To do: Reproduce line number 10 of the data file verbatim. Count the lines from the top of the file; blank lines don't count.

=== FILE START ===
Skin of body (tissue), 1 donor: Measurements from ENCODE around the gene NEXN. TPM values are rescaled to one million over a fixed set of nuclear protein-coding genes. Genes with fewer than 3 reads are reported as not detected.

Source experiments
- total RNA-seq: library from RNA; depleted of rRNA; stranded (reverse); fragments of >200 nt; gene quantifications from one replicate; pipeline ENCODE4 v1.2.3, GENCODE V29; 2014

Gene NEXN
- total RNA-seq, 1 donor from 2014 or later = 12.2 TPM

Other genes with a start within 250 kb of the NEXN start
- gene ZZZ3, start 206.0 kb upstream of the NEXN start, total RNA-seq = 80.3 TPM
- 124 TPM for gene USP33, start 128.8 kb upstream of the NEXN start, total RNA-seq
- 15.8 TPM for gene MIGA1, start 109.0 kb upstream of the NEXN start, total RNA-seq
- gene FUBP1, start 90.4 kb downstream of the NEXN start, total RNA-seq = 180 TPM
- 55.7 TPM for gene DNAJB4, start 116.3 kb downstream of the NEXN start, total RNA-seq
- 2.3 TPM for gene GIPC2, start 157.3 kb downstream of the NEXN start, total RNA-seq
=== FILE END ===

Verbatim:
- gene FUBP1, start 90.4 kb downstream of the NEXN start, total RNA-seq = 180 TPM